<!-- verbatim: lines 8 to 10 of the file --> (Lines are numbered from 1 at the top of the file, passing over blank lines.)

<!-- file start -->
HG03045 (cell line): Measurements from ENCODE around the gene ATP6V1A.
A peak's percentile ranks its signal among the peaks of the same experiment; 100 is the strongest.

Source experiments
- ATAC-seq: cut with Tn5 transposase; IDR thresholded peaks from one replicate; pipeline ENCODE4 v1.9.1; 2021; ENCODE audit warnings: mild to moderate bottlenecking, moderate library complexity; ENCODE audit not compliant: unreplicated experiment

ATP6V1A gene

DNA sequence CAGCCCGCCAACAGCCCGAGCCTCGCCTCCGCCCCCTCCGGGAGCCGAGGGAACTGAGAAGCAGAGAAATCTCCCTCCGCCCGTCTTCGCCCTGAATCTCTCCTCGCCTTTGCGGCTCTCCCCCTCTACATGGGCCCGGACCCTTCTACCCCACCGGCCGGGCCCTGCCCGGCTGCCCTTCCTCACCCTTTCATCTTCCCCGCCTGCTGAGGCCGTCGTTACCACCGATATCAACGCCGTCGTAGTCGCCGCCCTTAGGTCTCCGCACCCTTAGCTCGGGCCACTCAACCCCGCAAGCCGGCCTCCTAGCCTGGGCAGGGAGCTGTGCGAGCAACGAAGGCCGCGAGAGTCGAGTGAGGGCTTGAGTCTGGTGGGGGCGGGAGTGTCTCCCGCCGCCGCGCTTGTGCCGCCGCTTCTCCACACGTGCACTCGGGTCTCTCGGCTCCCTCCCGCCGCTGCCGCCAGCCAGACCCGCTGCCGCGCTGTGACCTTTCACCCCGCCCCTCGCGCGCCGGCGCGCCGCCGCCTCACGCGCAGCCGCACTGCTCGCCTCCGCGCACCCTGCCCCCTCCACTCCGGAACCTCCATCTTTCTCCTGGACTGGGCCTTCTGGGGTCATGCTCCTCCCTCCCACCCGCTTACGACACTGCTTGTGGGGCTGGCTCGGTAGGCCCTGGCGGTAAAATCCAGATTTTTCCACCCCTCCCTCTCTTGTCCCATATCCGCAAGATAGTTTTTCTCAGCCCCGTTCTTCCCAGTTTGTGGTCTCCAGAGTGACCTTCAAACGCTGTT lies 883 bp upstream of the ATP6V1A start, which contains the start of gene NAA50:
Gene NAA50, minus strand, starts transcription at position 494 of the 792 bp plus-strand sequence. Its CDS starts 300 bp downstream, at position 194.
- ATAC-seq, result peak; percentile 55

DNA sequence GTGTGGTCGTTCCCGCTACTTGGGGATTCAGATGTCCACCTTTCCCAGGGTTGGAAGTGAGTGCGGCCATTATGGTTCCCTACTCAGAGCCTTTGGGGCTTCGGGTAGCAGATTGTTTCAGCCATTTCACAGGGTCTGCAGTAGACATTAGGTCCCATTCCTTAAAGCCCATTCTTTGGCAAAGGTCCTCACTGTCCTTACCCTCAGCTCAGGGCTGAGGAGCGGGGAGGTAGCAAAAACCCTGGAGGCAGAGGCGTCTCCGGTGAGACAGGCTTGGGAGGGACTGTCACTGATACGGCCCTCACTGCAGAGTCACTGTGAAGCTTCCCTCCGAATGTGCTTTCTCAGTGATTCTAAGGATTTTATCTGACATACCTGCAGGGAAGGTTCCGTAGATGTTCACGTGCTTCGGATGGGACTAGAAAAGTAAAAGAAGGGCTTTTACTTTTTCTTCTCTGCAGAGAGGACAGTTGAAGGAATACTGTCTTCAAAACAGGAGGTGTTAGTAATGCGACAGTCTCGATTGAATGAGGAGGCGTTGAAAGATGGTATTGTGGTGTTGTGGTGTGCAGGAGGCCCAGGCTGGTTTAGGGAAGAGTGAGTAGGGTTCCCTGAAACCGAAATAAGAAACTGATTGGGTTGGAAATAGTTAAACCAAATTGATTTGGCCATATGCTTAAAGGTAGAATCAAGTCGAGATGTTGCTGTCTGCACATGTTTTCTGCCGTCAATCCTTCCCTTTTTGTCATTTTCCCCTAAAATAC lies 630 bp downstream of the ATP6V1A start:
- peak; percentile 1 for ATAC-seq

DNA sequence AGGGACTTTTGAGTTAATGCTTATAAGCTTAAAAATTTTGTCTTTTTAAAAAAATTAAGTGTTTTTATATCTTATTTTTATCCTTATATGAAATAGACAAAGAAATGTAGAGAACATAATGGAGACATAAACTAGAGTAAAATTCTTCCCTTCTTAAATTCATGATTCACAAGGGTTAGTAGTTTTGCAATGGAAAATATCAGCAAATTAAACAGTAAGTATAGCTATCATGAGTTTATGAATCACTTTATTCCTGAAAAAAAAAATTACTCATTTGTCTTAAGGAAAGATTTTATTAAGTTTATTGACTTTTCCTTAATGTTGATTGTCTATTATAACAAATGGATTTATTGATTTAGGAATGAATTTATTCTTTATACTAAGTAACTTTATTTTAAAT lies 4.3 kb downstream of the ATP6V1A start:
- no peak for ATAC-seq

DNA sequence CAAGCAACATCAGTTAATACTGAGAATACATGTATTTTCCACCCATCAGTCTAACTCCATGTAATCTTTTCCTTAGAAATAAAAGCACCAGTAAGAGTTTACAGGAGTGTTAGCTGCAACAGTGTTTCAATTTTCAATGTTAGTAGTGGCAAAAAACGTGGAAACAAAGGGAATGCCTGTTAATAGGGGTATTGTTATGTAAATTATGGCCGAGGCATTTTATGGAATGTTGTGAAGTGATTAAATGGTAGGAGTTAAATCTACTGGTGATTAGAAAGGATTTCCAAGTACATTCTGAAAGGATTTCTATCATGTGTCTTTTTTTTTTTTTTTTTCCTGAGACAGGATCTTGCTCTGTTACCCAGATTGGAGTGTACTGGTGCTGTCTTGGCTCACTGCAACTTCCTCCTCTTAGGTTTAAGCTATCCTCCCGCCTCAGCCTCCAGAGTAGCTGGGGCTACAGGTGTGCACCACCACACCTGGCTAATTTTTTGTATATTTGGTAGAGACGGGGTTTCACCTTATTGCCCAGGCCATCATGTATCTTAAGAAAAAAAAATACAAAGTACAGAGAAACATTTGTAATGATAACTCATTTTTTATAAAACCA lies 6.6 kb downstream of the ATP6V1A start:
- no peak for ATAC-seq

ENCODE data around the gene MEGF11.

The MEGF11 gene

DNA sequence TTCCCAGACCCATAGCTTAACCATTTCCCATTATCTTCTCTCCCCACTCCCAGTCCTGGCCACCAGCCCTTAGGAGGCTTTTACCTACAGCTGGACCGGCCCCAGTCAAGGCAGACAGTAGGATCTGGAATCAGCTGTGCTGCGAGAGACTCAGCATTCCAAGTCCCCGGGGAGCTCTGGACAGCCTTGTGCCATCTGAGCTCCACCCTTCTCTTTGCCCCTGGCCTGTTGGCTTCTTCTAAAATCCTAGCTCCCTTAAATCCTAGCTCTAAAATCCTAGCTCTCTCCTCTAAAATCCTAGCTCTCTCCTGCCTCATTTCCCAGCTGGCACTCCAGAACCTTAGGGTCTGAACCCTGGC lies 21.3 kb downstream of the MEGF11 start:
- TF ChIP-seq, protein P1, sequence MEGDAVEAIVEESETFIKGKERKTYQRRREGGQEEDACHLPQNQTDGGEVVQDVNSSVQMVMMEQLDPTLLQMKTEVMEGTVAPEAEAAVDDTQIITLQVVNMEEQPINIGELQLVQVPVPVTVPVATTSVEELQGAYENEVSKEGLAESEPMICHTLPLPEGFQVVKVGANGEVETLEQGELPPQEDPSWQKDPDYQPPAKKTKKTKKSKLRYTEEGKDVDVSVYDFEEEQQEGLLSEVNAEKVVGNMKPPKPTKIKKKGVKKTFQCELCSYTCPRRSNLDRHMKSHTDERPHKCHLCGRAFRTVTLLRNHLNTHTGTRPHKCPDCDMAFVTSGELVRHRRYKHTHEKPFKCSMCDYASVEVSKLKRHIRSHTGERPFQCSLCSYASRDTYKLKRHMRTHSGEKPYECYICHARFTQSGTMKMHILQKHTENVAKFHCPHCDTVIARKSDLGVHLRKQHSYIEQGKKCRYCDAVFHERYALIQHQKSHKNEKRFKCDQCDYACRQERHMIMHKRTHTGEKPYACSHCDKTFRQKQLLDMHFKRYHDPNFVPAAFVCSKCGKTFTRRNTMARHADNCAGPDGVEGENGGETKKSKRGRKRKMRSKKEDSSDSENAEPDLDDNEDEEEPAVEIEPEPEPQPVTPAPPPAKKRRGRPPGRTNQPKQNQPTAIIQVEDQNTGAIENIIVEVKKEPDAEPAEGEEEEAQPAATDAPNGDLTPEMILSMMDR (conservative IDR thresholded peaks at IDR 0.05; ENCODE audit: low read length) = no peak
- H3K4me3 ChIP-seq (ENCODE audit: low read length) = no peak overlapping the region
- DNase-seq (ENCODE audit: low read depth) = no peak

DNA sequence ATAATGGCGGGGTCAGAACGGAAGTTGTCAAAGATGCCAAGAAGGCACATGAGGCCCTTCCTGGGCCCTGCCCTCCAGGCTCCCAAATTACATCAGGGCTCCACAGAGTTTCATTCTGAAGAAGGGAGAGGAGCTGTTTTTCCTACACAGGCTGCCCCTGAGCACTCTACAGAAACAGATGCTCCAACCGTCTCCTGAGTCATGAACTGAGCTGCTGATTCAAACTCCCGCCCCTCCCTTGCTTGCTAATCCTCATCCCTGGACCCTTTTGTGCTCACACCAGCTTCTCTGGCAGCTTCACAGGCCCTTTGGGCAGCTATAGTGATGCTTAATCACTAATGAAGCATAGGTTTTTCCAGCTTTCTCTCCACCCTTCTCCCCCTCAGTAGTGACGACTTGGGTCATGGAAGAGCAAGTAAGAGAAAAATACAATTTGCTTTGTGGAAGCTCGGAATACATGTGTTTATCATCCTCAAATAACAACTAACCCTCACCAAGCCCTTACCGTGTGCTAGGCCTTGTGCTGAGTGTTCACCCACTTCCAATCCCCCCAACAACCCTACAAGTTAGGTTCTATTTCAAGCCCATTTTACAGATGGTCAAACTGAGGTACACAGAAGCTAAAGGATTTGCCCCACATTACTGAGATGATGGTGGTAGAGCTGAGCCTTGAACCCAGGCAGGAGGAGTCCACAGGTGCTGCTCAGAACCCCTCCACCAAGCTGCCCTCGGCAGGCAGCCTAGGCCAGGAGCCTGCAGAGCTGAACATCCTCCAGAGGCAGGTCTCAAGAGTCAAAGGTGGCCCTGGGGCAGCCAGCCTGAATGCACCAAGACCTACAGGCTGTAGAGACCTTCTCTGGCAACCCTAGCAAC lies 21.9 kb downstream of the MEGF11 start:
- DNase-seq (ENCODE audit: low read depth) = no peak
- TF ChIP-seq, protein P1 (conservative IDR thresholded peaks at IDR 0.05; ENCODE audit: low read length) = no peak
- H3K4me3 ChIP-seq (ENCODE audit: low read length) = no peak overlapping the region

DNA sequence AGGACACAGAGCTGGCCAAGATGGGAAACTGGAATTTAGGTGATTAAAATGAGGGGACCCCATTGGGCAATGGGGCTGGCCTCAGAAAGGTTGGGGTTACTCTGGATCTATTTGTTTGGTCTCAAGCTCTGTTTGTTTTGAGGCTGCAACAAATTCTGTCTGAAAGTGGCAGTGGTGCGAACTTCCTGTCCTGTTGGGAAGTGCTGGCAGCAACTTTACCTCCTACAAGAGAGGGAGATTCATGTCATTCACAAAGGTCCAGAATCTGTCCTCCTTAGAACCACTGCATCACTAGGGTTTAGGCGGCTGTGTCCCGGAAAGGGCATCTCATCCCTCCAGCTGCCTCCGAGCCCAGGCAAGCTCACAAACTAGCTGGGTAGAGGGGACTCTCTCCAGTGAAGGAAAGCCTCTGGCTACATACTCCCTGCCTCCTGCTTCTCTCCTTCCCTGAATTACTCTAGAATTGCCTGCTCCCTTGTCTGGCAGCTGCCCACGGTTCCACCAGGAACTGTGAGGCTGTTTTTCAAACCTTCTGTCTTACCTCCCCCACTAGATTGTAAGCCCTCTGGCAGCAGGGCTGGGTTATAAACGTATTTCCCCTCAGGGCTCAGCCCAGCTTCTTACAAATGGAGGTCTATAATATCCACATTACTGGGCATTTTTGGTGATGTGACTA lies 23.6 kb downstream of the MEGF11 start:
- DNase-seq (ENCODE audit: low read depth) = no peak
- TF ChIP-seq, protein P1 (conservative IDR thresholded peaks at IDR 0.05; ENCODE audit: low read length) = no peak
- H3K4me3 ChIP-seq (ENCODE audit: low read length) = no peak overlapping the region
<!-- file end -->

- ATAC-seq, result peak; percentile 55

DNA sequence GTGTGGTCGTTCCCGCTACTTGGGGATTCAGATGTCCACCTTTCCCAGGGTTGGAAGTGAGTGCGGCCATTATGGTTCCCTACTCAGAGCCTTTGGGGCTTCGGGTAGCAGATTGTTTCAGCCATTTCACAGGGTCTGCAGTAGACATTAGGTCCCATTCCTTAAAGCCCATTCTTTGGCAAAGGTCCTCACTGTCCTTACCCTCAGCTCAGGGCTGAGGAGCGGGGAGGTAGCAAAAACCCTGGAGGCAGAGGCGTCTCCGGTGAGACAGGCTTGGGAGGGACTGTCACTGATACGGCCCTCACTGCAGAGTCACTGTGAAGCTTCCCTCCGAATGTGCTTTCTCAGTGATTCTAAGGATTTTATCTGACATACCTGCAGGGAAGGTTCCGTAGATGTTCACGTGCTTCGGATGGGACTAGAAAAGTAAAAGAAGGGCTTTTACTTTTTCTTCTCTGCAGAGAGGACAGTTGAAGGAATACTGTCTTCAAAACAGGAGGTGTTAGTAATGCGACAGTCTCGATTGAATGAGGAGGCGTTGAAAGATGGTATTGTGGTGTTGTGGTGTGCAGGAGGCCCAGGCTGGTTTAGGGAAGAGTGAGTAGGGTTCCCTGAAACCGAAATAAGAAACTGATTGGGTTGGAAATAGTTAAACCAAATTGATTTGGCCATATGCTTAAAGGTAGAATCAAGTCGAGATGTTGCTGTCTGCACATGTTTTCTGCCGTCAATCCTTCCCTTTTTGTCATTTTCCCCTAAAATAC lies 630 bp downstream of the ATP6V1A start:
- peak; percentile 1 for ATAC-seq